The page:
Thai start-up solving fashion's waste problem beats over 1,000 applicants to win SEED Award

Thamonwan Virodchaiyan (left)  and Amorpol Huvanandana (right), Moreloop
Thamonwan Virodchaiyan (left) and Amorpol Huvanandana (right), Moreloop


A Thai start-up which helps solve the problem of industrial fashion waste by upcycling dead-stock fabrics, has today been hailed as one of the winners of the SEED Low Carbon Awards (SEED Awards). SEED was founded as part of a global partnership between the United Nations Environment Programme (UNEP), the United Nations Development Programme (UNDP) and the International Union for Conservation of Nature (IUCN).


Founded in 2018 by entrepreneurs Amorpol Huvanandana and Thamonwan Virodchaiyan, Moreloop prevents surplus fabrics ending up in Thailand’s landfills by selling them to fashion designers or small-medium enterprises and repurposing them as products for corporate clients. By 2021, Bangkok-based Moreloop had prevented 317,001kg of CO2 emissions by using 60,000 yards of repurposed fabric to create 180,000 new products. A 70 per cent-women-led company and supplying partner companies which are also majority female-led, Moreloop contributes to female empowerment by creating direct employment opportunities. With SEED’s support, Moreloop can test its circular economy marketplace model in other countries across the region.


Four Thai enterprises were also selected as runners-up of the SEED Awards, including: 

  • Happy Grocers, which promotes sustainable agriculture methods such as organic, permaculture, foraging, vertical farming and farming using digital technology;
  • Carenation, which creates paper and digital wreaths and other digital funeral services for local Thai communities;
  • Find Folk, a one-stop service for sustainable tourism in Thailand; and
  • GooGreens, a smart waste management platform which enables individuals to sell their rubbish in return for rewards.


Rita Schwarzelühr-Sutter, Parliamentarian State Secretary in the German Federal Environment Ministry (BMU), which is the primary sponsor of the SEED Low Carbon Awards, commented: “Micro and small enterprises play a vital role in the transformation to a decarbonised, more sustainable development. Many of these enterprises contribute greatly to this transformation. The SEED Awards are instrumental for scaling such enterprises, equipping the founders with the tools, knowledge and networks they need to maximise their impact within their local communities and beyond.”


The SEED Awards ceremony, taking place today at the UN's High-level Political Forum on Sustainable Development (HLPF), will also see SEED present its 'Green Recovery Snapshot’ findings, which calls on governments, donors, and financial providers to increase targeted support for MSMEs as they stimulate economic growth in a post-COVID world. MSMEs are responsible for creating seven out of ten jobs across emerging markets, and green and social MSMEs deliver environmental and social impact through their activities, products, and services, making them essential actors in achieving a green recovery.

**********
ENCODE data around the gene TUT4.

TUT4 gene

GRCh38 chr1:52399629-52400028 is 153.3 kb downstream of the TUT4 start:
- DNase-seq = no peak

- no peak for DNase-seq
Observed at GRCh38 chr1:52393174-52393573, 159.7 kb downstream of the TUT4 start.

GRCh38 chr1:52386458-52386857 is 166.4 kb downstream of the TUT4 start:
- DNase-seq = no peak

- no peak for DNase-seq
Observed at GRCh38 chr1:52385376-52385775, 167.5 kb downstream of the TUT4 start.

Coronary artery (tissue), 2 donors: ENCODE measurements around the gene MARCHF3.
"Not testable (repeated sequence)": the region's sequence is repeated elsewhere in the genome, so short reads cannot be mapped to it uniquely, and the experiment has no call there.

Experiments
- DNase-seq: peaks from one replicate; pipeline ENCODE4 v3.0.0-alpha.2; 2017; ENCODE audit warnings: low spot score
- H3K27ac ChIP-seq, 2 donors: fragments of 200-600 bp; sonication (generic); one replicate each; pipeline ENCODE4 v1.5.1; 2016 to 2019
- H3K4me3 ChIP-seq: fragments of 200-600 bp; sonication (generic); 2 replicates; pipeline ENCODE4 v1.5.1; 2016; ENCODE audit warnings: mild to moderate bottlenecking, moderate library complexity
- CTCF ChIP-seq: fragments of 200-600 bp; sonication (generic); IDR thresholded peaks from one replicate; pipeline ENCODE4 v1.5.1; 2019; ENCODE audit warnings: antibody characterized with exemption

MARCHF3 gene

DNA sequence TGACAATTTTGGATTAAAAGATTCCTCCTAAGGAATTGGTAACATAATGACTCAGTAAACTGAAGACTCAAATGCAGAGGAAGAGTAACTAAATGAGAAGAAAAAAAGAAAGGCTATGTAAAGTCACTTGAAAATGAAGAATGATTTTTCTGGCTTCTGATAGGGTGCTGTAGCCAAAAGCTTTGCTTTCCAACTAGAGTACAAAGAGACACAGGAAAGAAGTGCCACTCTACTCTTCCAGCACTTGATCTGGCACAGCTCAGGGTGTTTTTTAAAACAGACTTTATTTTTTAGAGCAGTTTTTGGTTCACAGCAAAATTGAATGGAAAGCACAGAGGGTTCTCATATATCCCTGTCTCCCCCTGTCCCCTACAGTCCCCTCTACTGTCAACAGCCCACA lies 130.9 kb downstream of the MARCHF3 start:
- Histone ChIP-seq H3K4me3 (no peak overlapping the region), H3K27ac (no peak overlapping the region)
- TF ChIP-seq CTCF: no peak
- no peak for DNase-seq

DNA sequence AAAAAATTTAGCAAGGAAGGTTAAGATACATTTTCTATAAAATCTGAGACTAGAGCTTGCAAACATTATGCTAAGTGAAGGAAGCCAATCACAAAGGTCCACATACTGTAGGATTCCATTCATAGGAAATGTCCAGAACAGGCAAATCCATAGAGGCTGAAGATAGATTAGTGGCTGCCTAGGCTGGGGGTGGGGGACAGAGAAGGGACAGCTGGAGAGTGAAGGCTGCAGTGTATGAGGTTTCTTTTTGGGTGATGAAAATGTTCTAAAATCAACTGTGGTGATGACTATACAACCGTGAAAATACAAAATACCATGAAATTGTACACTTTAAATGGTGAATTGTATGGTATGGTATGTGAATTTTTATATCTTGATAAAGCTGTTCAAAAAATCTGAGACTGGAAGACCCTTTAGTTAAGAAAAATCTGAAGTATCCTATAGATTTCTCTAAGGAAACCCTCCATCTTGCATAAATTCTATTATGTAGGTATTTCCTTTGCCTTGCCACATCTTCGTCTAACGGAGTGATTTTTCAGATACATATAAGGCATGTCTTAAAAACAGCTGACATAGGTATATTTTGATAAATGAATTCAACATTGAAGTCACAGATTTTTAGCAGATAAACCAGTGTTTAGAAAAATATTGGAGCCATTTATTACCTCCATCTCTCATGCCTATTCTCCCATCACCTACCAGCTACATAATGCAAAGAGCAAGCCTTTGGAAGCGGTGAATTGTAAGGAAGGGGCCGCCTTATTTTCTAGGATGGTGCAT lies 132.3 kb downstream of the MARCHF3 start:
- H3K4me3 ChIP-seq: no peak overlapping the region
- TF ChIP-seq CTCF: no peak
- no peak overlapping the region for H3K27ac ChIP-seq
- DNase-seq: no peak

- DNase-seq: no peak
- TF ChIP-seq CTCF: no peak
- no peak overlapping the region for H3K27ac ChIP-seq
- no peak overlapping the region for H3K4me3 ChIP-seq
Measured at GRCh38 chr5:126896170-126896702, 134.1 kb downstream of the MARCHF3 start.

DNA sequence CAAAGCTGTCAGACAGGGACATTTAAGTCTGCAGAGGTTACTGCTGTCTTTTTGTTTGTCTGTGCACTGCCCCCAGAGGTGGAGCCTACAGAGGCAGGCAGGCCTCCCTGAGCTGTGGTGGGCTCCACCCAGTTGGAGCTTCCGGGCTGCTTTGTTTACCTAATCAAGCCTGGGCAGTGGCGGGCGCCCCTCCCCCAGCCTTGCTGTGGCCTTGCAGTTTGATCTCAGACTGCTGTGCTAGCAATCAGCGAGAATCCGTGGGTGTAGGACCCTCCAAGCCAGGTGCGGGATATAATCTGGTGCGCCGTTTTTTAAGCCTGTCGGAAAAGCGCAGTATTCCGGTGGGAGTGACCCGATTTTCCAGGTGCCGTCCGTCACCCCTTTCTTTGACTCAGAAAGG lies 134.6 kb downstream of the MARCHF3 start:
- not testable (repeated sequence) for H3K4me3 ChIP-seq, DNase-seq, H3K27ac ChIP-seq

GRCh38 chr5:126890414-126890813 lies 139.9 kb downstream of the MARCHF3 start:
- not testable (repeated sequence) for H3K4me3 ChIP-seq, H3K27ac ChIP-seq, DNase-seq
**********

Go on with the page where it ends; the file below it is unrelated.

Winners of the SEED Awards will be awarded matching grants of between EUR 10,000 - 15,000 (382,000 – 573,000 baht), and will receive tailored one-to-one advisory services for up to a year to scale their operations, as part of the renowned SEED Accelerator programme. In line with the principle of ‘awarding the best and moving the rest’, 39 runners-up will also be supported through the SEED Catalyser programme, to refine their business models and optimise their impacts while advancing their investment readiness.


SEED’s Director of Operations, Rainer Agster, added: “The calibre of SEED Award entries this year was outstanding, and we extend our congratulations to all nine winners and 39 runners-up. We hope the enterprises identified and promoted by the SEED Awards will be a source of inspiration for aspiring entrepreneurs across emerging economies. Through the SEED Awards, we will support 48 enterprises in 2021, and through our other programmes, several hundreds more. For each of those, however, there are thousands more eco-inclusive enterprises furthering SDGs which can be amplified with the right support. Therefore, we strongly encourage policy makers and financial actors to take a closer look at these eco-inclusive businesses and start or scale support programmes for them.”


SEED’s Coordinator for Thailand, Supapim Wannopas, said: “Moreloop demonstrates the critical role small-scale entrepreneurs play in developing Thailand’s circular economy, in this case by drawing on the power of data to create a marketplace for surplus textiles. Not only does it reduce landfill and greenhouse gas emissions, Moreloop also helps create a more diverse market by predominantly working with woman-led businesses. SEED is proud to support Moreloop and the Thai runners-up, Happy Grocers, Carenation, Find Folk Co., and GooGreens, in showing other MSMEs that low-carbon businesses can be both profitable and sustainable.”


Of the 2021 SEED Awards cohort, 69 per cent of enterprise leaders are 18-35 years-old and 52 per cent are female-led enterprises.  Since their inception in 2005, the SEED Awards have awarded 311 enterprises in 40 countries and have facilitated the disbursement of over EUR 1 million in grants. Each individual SEED enterprise has saved an average of 7,300 tonnes of CO2, generated more than 9,399 kWh of renewable energy, and created 28.4 jobs, out of which 32 per cent are offered to people at the Bottom of the Pyramid (BoP).


For more information on the winners and runners-up, please visit the SEED website.